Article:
Veteran industry leader and advocate feels betrayed by Mayor Tory and city hall
by Mike Beggs
They’ve failed us. The City’s not protecting us, in any ways or means.”
So comments long-time Toronto independent Aldo Marchese of conditions faced by taxi operators under the Vehicles-For-Hire Bylaw (2016), which has seen the number of Private Transportation Company (PTC) cars swell to 83,000-plus with unlimited entry, all but obliterating the livelihoods of the 5,370 taxi plate owners, and approximately 13,000 drivers.
In this overcrowded market, he commonly finds himself sitting for two or three hours between fares, wondering how the bills will get paid.
“You’re only making 100 bucks a day on average, and your expenses are $75 between repairs, gas, insurance, maintenance and everything else,” he reports.
“Everybody’s suffering...The money has to come from somewhere. It’s just not there anymore.”
Anecdotally, he hears, in many cases, even Uber X drivers themselves are now, “barely making their payments.”
“Who’s making the money? Uber (the company),” he observes.
In the view of Marchese -- president of the Independent Cab Owners Cooperative from 2008 to 2015, and a former representative on the Taxicab Advisory Committee -- over the years, “The City has gone over and above on the regulation of taxicabs”. He contrasts this with the more lenient rules and regulations placed on PTC’s, who operate under what amounts to self-regulation.
“Even at the meetings, they just never listen to us,” he says of the City politicians and bureaucrats.
“(And Mayor) John Tory doesn’t want to know about it. He’s got his mind made up, Uber is here to stay.”
With the City allowing – and some say orchestrating – the massive devaluation of the Standard plate, he wonders, “Why are we still paying $964 for a renewal, and $5,000 for a plate transfer.”
“There are 600 to 700 plates sitting on the shelf. And when the plates sit on the shelf, you still have to renew the sticker. Why is that?”
Like many, he alleges the new regime under Bylaw 546 amounts to, “a money grab” on the part of the City, with PTC’s paying a levy of 30 cents per run.
With the shelving of the City’s Driver Training School, he notes PTC drivers lack training in defensive driving, customer service, dealing with those with disabilities, or CPR, and in many cases, have little grasp of the geography of Toronto streets beyond what their GPS affords them. (He notes when he got his cab license in 1971, he had to score 85 percent or more on the test).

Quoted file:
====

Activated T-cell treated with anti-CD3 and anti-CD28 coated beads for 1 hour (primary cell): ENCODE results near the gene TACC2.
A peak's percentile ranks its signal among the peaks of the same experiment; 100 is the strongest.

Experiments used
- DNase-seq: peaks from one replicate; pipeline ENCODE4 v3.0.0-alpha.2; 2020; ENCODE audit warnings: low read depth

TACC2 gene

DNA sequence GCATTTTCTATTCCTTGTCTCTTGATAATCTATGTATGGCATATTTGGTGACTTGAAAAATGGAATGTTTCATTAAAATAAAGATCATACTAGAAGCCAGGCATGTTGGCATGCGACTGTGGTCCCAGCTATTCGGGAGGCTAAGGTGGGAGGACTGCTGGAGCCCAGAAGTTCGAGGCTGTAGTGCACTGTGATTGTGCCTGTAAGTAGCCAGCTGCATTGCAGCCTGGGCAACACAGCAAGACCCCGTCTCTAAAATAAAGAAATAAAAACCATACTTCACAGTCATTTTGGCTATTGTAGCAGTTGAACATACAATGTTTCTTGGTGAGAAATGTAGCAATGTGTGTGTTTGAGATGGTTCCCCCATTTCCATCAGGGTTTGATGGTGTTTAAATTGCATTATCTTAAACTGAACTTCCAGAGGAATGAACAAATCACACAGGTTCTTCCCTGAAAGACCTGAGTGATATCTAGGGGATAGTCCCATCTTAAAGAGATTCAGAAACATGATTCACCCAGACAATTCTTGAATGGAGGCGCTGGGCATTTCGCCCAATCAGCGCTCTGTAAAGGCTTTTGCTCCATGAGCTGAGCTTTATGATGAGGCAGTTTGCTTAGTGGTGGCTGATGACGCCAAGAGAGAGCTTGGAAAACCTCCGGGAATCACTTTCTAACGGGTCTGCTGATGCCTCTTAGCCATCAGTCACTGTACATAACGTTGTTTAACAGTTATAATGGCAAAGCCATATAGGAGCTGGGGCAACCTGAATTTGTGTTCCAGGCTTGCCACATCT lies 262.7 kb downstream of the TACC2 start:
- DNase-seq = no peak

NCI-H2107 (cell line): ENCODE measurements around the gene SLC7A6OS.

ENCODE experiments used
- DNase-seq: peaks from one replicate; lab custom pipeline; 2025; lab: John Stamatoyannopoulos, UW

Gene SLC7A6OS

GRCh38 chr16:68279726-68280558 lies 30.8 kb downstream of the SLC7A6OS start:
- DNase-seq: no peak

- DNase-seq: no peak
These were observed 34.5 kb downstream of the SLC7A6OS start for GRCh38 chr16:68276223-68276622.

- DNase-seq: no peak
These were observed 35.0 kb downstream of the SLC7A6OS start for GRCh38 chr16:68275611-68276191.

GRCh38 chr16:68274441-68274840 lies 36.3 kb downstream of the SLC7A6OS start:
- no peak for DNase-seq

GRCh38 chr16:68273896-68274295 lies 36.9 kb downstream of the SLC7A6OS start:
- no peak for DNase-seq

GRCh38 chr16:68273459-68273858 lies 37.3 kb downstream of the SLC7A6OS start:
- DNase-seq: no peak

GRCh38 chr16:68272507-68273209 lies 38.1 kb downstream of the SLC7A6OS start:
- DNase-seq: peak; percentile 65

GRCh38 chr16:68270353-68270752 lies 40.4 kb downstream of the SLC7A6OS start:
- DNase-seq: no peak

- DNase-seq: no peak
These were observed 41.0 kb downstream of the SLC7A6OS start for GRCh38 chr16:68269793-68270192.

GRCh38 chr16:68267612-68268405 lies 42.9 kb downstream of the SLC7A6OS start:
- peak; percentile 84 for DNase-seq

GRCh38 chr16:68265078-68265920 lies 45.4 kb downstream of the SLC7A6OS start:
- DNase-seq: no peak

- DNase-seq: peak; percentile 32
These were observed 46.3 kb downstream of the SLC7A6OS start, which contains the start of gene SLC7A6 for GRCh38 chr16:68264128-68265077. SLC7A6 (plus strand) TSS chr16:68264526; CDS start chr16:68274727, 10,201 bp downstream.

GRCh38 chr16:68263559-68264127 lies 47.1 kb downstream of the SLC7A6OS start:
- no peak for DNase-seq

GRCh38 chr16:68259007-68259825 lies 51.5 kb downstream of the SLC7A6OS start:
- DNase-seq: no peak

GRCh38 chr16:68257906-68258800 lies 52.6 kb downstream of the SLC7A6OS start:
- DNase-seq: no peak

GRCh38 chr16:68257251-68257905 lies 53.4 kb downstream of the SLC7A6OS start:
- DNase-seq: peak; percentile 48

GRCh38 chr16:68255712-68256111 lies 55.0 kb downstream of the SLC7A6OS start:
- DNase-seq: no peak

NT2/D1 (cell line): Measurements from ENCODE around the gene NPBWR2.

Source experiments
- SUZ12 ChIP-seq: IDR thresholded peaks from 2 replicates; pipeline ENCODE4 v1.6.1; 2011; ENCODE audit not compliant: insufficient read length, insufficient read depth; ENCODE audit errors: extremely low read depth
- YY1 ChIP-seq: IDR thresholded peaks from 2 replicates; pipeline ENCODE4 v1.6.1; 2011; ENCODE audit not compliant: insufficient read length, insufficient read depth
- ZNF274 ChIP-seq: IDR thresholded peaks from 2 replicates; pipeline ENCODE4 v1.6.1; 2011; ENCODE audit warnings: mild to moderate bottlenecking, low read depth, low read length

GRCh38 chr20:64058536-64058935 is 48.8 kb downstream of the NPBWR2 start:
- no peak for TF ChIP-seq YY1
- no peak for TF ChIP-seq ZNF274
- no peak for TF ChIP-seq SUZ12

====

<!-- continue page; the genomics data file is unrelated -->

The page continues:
“They never get out of their car, and help the passengers. It’s very unprofessional,” he alleges. “There’s no customer service. There’s disrespect.
“The City has taken away from the professionalism of taxi drivers and given it to the amateur people, who don’t even have a clue where they’re going.”
The fallout takes the form of a preponderance of sexual assaults, murders, and other crimes committed by PTC drivers across the world’s major cities (in the absence of mandatory in-car security cameras and rigorous driver background checks), to traffic fatalities like that of 28-year-old Nicholas Cameron, who, in January of 2018, died in the back of an Uber X car driven by a brand new driver who was confused about which way to take the Gardiner Expressway to Pearson International Airport.
“Nowadays, the City has no regard for public safety,” he says. “City hall, they have to wake up to the tragic reality.”
“They’re making money from Uber (and the other PTC’s). But do they have the same rules and regulations? And if somebody gets in a taxi and there’s a sexual assault, we have to go through the Tribunal. Uber, they just say, ‘Oh, we got rid of them’, (that’s it).”
Under the new rules for vehicle replacement, Marchese is no longer allowed to drive customers around in his traditional cab of choice, a luxurious Lincoln, complete with free candies and bottles of water. He’s now driving a Ford Fusion Hybrid.
Having just turned 71, this gentlemanly native of Italy has built up a clientele which includes sports celebrities like Wayne Gretzky and Robbie Alomar.
“That’s part of my job, the service, and people respect that,” he says. “With Uber, it’s about the price.”
“I’ve got another two-and-a-half years to go before I have to replace my car (in 2021),” he continues. “Whether to invest some more money, I don’t know. If things don’t get any better, what’s the point in investing another $30,000.”
With the plate he was awarded in 1984 now worth only about $20,000, and leases commanding a paltry $200 a month, where does that leave he and other owners who worked in good faith for decades, under the impression their “taxi driver’s pension” would be protected by the City?
“It leaves me in No Man’s Land,” he says. “They don’t have any respect for us. We worked hard all our lives. If you work as a postie, you get a decent pension.”
“We worked hard to get where we are now. But we’re nowhere.”